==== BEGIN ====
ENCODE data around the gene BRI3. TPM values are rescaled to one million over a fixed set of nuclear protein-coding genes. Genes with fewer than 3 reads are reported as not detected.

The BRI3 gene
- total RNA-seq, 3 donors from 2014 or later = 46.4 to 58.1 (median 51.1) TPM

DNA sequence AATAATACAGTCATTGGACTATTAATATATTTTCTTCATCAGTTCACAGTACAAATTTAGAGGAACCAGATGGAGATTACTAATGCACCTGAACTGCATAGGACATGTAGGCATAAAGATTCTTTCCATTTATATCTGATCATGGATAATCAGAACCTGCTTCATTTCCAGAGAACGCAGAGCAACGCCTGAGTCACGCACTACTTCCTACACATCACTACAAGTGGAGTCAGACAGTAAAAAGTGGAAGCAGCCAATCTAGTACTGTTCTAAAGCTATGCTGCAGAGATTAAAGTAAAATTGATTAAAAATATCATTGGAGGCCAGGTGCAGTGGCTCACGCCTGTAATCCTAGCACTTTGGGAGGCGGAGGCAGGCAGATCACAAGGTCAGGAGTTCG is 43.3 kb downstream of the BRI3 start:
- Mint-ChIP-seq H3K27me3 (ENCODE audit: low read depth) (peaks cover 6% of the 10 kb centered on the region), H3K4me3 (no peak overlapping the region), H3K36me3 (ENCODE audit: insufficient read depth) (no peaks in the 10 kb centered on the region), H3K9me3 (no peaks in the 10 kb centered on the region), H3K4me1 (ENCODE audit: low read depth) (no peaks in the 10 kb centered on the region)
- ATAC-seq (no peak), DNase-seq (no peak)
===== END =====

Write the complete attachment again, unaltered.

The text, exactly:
ENCODE data around the gene BRI3. TPM values are rescaled to one million over a fixed set of nuclear protein-coding genes. Genes with fewer than 3 reads are reported as not detected.

The BRI3 gene
- total RNA-seq, 3 donors from 2014 or later = 46.4 to 58.1 (median 51.1) TPM

DNA sequence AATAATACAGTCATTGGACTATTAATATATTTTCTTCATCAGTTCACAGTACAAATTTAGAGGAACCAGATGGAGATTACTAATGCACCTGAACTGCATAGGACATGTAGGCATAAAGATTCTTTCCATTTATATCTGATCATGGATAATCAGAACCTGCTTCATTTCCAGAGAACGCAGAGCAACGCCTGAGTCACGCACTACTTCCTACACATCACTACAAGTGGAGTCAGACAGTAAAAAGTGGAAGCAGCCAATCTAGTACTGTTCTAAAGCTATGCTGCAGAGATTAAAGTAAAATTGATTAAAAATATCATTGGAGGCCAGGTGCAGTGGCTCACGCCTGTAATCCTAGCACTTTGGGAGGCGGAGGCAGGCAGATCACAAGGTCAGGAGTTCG is 43.3 kb downstream of the BRI3 start:
- Mint-ChIP-seq H3K27me3 (ENCODE audit: low read depth) (peaks cover 6% of the 10 kb centered on the region), H3K4me3 (no peak overlapping the region), H3K36me3 (ENCODE audit: insufficient read depth) (no peaks in the 10 kb centered on the region), H3K9me3 (no peaks in the 10 kb centered on the region), H3K4me1 (ENCODE audit: low read depth) (no peaks in the 10 kb centered on the region)
- ATAC-seq (no peak), DNase-seq (no peak)